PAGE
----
Acoustic information necessary for localizing sounds and for understanding speech is carried in the timing of firing of neurons. In human patients with auditory neuropathy the loss of temporal resolution in auditory nerve fibers leads to reduced auditory brainstem responses (ABRs), the inability to use interaural timing cues for lateralizing sounds, elevated gap detection thresholds and to difficulty in understanding speech. Our research will elucidate mechanisms that enable mammals to use timing information for localizing and understanding the meaning of sounds and how hearing impairment perturbs them. Timing information is carried from the cochlea, through two of the three parallel ascending pathways from the ventral cochlear nucleus (VCN), and through an additional synaptic stage in brain stem auditory nuclei before reaching the inferior colliculus where timing information is lost or encoded differently. Hyperpolarization-activated mixed cation (gh) and low-voltage- activated potassium (gKL) conductances are thought to be essential for the ability of auditory neurons in the brain stem to encode timing information. Neurons that encode timing in the cochlear nuclei of mice that lack the HCN1 subunit have reductions not only in gh but also in gKL. Mice with these deficits hear but the reduction and mistiming of early waves of the ABR indicates that the encoding of timing in the brain stem is altered. By perturbing magnitudes of gh and gKL outside the normal range in mutant mice, we will learn how the expression of the corresponding ion channels is regulated and how gh and gKL contribute to detecting gaps, a task that is associated with understanding the meaning of sounds. We propose to use these mutant mice 1) to understand how alterations in biophysical properties of neurons in the VCN affect summation of depolarizing currents, 2) to determine whether the expression of Ih regulates the expression of IKLin octopus and bushy cells 3) to determine how the biophysical properties of neurons affect pre- and postsynaptic functions in the VCN, and 4) to test how biophysical properties of neurons in the VCN correlate with auditory brainstem evoked potentials (ABRs) and with behavioral tests of gap detection thresholds.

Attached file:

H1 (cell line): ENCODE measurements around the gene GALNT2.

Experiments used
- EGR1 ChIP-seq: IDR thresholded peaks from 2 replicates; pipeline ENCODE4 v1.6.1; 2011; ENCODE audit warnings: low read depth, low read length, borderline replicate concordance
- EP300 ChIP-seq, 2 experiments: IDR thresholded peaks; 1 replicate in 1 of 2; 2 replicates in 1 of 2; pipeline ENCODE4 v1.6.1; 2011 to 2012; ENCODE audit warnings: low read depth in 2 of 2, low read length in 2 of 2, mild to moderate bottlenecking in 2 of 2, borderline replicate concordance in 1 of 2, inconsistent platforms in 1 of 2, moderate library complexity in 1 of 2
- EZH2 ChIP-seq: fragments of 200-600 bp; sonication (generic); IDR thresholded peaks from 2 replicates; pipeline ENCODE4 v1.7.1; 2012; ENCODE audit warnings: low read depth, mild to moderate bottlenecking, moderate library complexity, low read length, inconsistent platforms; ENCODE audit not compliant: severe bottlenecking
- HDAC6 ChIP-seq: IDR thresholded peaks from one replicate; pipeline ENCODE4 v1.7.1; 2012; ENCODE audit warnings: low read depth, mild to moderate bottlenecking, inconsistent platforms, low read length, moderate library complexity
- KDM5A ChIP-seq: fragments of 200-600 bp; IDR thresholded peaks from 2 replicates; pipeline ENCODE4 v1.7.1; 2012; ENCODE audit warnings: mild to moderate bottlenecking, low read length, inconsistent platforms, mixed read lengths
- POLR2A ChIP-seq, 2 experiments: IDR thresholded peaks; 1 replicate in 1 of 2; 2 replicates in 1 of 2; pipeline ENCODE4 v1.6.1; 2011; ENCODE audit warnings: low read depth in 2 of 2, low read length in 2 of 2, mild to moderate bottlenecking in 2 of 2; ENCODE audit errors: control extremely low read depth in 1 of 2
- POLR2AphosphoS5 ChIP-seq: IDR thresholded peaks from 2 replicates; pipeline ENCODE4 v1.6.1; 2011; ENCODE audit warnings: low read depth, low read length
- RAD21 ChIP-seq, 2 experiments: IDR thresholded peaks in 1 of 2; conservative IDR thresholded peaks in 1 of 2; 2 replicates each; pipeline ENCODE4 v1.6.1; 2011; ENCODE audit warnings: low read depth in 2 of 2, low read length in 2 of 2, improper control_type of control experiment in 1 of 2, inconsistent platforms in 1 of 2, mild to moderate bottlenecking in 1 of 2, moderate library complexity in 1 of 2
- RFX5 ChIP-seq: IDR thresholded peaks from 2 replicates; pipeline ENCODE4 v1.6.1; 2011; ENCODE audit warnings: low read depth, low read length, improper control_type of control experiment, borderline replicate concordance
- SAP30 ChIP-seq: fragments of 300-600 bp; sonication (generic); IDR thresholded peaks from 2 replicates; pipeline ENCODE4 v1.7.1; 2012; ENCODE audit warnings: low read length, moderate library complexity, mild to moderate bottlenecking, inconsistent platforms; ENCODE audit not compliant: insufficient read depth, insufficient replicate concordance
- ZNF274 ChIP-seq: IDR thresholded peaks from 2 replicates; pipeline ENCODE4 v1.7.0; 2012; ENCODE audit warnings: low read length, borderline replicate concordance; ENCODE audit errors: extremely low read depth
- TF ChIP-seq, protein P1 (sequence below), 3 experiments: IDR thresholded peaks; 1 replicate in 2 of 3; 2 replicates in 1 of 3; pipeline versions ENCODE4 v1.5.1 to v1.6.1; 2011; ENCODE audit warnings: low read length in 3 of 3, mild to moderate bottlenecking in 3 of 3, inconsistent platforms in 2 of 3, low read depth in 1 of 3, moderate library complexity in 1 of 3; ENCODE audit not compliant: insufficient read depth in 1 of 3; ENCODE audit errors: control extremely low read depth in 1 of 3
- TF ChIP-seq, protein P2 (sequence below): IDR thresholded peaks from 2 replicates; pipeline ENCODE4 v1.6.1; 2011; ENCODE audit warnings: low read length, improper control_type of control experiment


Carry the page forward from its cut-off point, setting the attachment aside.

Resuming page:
These aims will allow us to understand how perturbations in specific conductances affect properties of neurons that encode timing and how these perturbations affect the ability to hear.

Public Health Relevance

We propose to examine how the expression of conductances necessary for the encoding of acoustic information in the timing of firing is regulated and how a reduction in these conductances affects hearing. Loss of the ability to encode precisely timed signals in auditory neuropathy causes human patients to lose the ability to understand speech. By perturbing genetically the expression of conductances in mice that sharpen electrical signaling, we will determine how those conductances are regulated and how they contribute to detecting gaps in sounds. These experiments will elucidate how pathways through the brain stem carry information necessary for understanding speech.

National Institute of Health (NIH)
National Institute on Deafness and Other Communication Disorders (NIDCD)
Research Project (R01)
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Auditory System Study Section (AUD)
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Cyr, Janet
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University of Wisconsin Madison
Schools of Medicine
United States
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Ison, James R; Allen, Paul D; Oertel, Donata (2017) Deleting the HCN1 Subunit of Hyperpolarization-Activated Ion Channels in Mice Impairs Acoustic Startle Reflexes, Gap Detection, and Spatial Localization. J Assoc Res Otolaryngol 18:427-440
Oertel, Donata; Cao, Xiao-Jie; Ison, James R et al. (2017) Cellular Computations Underlying Detection of Gaps in Sounds and Lateralizing Sound Sources. Trends Neurosci 40:613-624
Cao, Xiao-Jie; Oertel, Donata (2017) Genetic perturbations suggest a role of the resting potential in regulating the expression of the ion channels of the KCNA and HCN families in octopus cells of the ventral cochlear nucleus. Hear Res 345:57-68
Wright, Samantha; Hwang, Youngdeok; Oertel, Donata (2014) Synaptic transmission between end bulbs of Held and bushy cells in the cochlear nucleus of mice with a mutation in Otoferlin. J Neurophysiol 112:3173-88
McGinley, Matthew J; Liberman, M Charles; Bal, Ramazan et al. (2012) Generating synchrony from the asynchronous: compensation for cochlear traveling wave delays by the dendrites of individual brainstem neurons. J Neurosci 32:9301-11
Golding, Nace L; Oertel, Donata (2012) Synaptic integration in dendrites: exceptional need for speed. J Physiol 590:5563-9
Cao, Xiao-Jie; Oertel, Donata (2011) The magnitudes of hyperpolarization-activated and low-voltage-activated potassium currents co-vary in neurons of the ventral cochlear nucleus. J Neurophysiol 106:630-40
Oertel, Donata; Wright, Samantha; Cao, Xiao-Jie et al. (2011) The multiple functions of T stellate/multipolar/chopper cells in the ventral cochlear nucleus. Hear Res 276:61-9
Oertel, Donata (2011) GluA4 sustains sensing of sounds through stable, speedy, sumptuous, spineless synapses. J Physiol 589:4089-90
Cao, Xiao-Jie; Oertel, Donata (2010) Auditory nerve fibers excite targets through synapses that vary in convergence, strength, and short-term plasticity. J Neurophysiol 104:2308-20

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